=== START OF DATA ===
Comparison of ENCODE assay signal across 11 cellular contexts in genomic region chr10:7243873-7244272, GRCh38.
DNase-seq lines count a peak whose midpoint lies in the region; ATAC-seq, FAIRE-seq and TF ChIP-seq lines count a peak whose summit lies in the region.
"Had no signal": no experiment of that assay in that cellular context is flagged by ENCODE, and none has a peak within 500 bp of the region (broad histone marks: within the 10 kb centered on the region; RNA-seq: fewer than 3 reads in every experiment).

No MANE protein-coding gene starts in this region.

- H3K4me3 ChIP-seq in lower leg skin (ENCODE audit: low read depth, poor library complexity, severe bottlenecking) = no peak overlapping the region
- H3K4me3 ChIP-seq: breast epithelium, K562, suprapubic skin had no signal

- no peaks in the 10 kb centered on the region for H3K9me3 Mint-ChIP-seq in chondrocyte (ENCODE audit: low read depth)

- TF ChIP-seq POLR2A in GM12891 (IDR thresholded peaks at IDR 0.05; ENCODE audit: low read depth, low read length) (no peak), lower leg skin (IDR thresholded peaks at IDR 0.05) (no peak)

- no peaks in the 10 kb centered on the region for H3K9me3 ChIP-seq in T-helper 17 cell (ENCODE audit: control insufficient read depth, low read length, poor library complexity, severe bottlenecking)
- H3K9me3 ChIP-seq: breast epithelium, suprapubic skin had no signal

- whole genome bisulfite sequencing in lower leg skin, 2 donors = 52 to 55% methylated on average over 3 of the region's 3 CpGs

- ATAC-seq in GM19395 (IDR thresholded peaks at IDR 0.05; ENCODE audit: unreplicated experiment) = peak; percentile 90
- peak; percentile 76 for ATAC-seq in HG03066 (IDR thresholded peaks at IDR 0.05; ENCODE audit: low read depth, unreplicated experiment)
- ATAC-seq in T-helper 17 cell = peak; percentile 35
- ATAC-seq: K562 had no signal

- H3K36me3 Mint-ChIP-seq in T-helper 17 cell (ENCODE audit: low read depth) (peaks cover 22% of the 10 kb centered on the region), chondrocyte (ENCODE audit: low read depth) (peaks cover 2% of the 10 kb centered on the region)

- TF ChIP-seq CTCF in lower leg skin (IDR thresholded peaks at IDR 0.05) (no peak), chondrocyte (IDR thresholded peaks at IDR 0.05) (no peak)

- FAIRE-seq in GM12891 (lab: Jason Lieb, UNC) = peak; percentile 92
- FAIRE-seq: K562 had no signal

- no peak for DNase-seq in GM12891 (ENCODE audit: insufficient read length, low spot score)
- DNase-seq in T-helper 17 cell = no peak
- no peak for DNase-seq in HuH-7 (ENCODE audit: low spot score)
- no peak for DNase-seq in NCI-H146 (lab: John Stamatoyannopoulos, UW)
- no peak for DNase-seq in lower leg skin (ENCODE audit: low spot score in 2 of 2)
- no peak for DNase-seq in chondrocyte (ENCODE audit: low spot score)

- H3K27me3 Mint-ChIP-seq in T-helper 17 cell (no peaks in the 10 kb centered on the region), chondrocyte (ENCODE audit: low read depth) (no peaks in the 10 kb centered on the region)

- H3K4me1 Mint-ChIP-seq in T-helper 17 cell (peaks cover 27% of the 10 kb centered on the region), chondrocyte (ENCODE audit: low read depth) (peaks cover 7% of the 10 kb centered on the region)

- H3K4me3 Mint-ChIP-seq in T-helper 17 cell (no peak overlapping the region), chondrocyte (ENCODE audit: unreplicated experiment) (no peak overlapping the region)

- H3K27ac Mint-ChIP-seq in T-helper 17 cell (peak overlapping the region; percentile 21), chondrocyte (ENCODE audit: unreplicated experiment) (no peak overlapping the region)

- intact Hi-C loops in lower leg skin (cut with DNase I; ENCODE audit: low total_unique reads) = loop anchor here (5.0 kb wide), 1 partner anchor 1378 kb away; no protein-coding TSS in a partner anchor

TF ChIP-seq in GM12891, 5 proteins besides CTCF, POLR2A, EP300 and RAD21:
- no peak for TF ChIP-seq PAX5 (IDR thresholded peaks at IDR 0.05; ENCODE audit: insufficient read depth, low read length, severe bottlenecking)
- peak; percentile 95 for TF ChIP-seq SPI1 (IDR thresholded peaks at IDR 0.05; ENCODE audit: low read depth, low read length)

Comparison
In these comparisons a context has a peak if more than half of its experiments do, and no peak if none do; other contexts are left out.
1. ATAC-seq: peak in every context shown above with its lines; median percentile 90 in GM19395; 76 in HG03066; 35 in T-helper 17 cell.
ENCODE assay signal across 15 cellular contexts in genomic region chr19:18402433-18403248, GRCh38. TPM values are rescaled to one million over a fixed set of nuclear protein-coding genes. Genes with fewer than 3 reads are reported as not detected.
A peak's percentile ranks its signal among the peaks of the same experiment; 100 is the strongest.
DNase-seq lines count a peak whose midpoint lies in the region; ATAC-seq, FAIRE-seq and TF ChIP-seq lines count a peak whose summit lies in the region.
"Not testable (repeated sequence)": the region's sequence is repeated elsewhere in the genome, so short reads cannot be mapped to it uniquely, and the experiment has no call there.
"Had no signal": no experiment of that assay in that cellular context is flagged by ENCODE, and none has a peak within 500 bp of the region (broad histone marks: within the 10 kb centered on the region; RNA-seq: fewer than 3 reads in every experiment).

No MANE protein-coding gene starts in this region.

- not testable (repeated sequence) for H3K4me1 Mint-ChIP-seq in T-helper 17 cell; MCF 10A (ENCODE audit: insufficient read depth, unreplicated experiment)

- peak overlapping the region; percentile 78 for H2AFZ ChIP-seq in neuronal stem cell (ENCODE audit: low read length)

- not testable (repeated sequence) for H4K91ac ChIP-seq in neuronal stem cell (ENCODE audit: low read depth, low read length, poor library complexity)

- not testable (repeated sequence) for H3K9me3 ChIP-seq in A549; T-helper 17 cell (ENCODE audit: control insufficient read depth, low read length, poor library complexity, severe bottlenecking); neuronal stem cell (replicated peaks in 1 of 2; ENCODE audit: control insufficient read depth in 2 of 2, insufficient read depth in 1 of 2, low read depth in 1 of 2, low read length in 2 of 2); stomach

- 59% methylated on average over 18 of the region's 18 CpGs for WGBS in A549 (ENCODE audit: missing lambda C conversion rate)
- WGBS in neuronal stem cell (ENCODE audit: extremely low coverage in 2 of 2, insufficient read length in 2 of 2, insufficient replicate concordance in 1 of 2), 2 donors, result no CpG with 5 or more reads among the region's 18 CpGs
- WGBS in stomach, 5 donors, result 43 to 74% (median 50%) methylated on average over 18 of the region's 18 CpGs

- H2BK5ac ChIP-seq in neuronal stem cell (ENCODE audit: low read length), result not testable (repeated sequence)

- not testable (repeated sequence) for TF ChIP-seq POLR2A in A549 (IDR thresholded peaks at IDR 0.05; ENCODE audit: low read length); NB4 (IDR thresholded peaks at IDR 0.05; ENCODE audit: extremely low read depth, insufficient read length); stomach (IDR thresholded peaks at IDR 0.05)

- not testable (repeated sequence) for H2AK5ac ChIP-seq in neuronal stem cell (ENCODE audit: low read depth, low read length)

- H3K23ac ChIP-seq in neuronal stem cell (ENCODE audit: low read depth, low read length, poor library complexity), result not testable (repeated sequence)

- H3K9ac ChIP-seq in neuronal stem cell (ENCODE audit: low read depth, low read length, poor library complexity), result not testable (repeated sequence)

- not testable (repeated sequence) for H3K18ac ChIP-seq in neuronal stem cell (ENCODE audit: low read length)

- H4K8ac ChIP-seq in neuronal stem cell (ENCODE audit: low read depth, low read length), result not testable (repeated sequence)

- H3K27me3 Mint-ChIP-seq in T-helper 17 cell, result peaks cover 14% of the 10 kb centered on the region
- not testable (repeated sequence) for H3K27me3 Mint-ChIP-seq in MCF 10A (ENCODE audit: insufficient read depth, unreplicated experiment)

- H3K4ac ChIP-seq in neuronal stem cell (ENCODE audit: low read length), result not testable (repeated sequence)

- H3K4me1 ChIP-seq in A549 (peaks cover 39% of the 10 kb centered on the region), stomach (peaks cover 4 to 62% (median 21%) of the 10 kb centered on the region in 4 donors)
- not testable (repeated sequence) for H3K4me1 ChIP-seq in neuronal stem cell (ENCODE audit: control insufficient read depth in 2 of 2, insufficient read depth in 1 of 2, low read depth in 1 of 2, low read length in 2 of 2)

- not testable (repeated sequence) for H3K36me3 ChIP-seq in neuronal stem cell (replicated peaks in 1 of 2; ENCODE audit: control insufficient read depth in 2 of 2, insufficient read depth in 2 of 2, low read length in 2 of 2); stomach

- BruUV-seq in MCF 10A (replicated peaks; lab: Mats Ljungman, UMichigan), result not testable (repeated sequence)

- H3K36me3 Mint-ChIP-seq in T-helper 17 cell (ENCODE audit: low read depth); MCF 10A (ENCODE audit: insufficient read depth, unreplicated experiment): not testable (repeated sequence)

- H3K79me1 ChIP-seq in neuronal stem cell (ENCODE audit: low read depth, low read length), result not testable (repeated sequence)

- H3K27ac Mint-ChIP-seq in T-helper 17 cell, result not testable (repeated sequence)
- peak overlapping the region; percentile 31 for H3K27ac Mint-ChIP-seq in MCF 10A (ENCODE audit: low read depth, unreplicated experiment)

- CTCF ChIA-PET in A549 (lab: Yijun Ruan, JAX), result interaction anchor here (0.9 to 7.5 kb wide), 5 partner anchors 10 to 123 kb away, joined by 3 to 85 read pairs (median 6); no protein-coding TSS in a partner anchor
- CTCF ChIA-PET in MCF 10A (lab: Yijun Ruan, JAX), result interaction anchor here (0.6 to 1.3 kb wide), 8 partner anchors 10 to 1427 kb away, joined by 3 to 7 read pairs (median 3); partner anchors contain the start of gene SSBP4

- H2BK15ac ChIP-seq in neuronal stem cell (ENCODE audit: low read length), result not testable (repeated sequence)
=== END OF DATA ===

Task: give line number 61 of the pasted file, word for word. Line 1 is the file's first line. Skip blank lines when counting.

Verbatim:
- not testable (repeated sequence) for H3K4me1 ChIP-seq in neuronal stem cell (ENCODE audit: control insufficient read depth in 2 of 2, insufficient read depth in 1 of 2, low read depth in 1 of 2, low read length in 2 of 2)